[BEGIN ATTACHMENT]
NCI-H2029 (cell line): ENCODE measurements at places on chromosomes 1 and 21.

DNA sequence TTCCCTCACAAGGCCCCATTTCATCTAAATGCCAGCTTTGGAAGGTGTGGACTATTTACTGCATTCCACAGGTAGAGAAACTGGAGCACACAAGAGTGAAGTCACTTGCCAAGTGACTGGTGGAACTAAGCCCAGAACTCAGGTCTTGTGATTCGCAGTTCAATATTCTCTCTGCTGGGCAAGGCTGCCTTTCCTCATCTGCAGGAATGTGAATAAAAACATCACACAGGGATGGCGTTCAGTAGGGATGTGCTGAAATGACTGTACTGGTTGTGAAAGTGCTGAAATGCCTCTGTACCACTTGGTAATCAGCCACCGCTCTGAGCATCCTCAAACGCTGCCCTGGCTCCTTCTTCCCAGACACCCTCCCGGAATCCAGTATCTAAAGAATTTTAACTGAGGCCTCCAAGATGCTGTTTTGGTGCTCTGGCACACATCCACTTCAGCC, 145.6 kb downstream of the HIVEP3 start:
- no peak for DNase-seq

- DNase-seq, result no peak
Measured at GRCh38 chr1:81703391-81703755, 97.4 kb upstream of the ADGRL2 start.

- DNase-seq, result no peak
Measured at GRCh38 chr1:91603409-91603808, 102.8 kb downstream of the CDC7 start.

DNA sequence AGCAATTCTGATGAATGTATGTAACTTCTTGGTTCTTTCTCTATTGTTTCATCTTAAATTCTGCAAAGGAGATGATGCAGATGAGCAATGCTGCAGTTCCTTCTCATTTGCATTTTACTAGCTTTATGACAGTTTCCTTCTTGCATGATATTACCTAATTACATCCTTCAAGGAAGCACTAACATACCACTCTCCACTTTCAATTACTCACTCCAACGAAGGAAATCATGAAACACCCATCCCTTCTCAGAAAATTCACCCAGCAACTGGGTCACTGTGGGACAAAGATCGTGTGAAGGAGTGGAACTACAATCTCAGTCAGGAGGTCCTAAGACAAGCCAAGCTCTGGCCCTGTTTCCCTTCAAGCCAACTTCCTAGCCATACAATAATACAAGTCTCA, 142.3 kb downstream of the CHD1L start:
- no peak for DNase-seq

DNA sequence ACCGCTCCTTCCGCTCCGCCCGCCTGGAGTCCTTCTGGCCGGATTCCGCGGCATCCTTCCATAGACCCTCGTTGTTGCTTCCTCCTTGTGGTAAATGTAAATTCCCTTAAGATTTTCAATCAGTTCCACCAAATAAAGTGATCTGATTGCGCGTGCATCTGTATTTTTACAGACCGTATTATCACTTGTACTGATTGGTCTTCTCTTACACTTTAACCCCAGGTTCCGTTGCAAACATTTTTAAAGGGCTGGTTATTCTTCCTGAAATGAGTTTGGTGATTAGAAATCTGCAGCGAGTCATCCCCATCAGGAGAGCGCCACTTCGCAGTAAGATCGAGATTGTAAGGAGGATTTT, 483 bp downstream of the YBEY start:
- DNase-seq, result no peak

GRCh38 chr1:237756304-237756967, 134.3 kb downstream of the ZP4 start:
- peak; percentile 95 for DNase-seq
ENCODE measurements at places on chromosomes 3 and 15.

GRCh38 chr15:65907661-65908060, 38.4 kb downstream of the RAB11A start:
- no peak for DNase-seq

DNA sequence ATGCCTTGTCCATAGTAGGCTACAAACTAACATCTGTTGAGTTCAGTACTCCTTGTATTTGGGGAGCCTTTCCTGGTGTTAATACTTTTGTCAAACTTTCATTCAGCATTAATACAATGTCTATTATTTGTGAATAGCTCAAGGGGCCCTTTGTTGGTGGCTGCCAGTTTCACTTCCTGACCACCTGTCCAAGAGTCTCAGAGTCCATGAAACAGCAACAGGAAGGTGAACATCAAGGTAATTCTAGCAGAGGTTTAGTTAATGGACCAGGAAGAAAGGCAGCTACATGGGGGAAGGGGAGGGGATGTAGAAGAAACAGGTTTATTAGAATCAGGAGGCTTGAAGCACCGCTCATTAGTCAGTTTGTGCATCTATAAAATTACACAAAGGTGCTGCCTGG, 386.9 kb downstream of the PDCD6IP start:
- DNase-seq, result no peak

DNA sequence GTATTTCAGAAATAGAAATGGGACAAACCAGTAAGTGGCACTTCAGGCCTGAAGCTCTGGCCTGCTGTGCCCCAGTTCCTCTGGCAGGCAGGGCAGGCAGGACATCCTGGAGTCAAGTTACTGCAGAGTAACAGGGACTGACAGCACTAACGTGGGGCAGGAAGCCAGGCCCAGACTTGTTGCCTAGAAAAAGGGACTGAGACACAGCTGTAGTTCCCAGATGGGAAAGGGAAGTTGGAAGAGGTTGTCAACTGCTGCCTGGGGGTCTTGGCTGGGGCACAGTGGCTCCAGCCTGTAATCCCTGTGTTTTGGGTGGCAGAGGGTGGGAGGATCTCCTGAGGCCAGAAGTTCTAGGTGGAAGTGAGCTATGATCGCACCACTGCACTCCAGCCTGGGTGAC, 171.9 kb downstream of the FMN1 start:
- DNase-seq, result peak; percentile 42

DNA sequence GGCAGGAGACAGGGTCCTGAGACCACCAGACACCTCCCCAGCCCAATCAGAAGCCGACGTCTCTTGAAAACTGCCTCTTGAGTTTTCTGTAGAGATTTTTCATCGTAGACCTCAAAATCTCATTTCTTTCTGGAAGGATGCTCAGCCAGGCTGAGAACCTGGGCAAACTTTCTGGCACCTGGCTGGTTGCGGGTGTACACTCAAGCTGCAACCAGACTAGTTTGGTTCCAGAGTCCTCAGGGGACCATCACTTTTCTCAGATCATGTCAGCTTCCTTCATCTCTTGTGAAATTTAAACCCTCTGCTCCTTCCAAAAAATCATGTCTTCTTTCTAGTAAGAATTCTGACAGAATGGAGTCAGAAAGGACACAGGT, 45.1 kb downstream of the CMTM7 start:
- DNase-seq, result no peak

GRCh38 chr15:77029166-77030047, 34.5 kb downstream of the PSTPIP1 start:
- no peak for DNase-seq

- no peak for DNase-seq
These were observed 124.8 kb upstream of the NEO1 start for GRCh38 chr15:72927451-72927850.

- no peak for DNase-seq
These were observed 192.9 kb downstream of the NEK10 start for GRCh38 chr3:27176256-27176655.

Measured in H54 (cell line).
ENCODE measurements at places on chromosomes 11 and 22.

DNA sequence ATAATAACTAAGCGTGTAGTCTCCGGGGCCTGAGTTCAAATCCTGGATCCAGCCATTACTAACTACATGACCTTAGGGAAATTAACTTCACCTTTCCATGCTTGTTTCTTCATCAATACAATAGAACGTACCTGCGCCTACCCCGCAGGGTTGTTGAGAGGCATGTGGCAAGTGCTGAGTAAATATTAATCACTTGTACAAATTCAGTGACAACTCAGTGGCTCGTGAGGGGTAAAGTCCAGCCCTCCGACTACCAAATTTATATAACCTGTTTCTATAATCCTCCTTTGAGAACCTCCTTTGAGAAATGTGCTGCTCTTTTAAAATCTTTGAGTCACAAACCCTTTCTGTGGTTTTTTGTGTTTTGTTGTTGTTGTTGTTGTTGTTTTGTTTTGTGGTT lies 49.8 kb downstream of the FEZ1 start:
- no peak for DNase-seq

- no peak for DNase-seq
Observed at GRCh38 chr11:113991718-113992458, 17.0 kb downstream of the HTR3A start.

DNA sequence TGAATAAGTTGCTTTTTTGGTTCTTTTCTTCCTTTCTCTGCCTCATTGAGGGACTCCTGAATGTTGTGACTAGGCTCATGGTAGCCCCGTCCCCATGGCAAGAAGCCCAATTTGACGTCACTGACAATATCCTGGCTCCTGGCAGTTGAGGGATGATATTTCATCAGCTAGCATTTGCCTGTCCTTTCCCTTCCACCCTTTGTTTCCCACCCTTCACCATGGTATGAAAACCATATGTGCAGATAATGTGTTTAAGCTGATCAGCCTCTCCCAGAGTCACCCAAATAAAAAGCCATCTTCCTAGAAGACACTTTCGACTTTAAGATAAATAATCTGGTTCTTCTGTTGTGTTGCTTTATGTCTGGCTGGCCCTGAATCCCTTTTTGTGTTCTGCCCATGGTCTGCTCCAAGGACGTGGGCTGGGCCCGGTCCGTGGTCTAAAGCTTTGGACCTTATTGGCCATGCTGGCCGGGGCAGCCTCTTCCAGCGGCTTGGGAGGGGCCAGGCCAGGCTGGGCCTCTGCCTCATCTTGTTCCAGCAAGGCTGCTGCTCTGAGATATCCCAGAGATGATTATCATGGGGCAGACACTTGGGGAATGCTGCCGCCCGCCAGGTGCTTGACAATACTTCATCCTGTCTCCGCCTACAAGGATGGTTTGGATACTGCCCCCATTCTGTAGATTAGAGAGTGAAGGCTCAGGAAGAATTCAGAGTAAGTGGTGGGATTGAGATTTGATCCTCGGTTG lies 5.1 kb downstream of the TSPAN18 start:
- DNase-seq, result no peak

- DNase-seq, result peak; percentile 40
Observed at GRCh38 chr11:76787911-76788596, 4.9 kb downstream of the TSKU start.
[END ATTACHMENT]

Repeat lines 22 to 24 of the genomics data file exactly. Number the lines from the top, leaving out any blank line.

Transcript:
- DNase-seq, result no peak

GRCh38 chr15:77029166-77030047, 34.5 kb downstream of the PSTPIP1 start:
- no peak for DNase-seq